On this day: In 1633 Galileo Galilei was convicted of heresy

He was put on trial for holding the belief that the Earth revolves around the Sun, which was deemed heretical by the Catholic Church.

Galileo was an Italian astronomer, physicist, engineer, philosopher, and mathematician who played a major role in the scientific revolution during the Renaissance.


This was the second time that he was in the hot seat for refusing to accept Church orthodoxy that the Earth was the immovable centre of the universe: In 1616, he had been forbidden from holding or defending his beliefs.

The Sun moves around the Earth

In the 1633 interrogation, Galileo denied that he “held” the belief in the Copernican view of a sun-centred solar system, but continued to write about the issue and evidence as a means of “discussion” rather than belief. The Church had decided the idea that the Sun moved around the Earth was an absolute fact of scripture that could not be disputed. The Earth is the centre of the universe and it does not move.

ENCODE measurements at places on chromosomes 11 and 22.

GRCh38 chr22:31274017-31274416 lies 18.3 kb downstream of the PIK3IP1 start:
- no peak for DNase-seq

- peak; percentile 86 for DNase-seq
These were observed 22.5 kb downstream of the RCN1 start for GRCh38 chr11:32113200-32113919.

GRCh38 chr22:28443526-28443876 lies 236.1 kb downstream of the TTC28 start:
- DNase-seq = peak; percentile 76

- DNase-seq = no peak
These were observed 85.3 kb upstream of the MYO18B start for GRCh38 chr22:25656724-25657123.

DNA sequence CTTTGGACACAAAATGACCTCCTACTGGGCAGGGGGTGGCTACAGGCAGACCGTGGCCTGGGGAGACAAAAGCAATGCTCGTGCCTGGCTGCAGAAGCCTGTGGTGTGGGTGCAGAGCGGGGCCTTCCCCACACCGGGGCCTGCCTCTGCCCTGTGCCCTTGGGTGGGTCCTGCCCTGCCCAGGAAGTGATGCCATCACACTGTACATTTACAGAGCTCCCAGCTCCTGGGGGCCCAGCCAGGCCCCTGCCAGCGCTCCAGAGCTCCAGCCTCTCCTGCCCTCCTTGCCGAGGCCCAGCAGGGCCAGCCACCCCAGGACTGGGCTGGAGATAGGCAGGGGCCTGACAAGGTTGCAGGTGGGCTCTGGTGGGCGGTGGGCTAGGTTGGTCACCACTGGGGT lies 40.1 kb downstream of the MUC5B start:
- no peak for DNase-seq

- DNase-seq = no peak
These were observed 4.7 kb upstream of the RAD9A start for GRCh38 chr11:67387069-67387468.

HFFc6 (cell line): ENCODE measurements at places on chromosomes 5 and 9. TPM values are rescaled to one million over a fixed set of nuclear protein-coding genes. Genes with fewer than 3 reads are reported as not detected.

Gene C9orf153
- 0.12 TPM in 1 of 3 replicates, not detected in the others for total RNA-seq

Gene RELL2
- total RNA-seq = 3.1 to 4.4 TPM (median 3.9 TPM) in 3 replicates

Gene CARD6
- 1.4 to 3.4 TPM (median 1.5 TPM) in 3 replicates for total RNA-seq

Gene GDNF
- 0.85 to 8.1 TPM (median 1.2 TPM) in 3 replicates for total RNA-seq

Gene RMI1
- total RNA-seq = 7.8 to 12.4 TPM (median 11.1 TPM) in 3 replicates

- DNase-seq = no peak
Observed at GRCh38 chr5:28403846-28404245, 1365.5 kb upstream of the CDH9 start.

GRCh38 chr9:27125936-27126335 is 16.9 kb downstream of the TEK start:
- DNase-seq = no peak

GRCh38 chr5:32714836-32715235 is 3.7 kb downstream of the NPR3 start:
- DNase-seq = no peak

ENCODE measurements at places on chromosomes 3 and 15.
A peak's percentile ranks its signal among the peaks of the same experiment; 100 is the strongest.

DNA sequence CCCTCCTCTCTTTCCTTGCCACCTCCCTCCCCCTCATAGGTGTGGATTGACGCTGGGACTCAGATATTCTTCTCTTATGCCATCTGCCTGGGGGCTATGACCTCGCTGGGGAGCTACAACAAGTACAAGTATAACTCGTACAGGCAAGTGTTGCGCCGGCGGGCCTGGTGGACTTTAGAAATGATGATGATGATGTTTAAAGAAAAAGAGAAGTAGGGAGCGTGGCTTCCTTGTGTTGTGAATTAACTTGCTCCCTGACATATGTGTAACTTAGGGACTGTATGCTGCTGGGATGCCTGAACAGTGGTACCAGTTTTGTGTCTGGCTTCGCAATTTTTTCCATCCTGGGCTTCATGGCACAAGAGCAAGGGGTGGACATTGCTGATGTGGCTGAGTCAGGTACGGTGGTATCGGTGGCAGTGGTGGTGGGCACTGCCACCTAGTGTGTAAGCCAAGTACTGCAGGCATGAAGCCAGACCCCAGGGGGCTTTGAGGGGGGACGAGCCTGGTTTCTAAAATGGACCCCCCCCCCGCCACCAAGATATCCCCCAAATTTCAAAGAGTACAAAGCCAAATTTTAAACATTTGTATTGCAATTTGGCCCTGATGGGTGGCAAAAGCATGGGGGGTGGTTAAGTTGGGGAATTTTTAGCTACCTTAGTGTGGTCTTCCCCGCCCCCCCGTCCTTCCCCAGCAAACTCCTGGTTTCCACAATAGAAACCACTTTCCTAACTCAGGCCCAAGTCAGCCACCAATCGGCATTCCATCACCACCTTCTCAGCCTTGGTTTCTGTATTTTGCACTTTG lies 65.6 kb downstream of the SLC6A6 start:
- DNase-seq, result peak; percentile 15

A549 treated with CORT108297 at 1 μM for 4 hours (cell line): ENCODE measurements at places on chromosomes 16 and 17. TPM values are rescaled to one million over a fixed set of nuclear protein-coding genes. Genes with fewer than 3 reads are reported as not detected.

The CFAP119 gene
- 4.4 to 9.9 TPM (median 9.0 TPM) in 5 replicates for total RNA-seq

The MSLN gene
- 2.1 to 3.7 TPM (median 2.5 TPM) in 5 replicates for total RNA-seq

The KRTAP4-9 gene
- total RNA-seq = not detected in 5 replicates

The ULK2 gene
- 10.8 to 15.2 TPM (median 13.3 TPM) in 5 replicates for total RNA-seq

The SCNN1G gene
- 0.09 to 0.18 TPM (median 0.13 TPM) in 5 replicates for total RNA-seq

Galileo allegedly muttered, “Eppur si muove!” (“Yet it moves!”).

It took more than 300 years for the Church to admit that Galileo was right and to clear his name of heresy. In the 20th century Popes Pius XII and John Paul II made official statements of regret for how the Church had treated Galileo.

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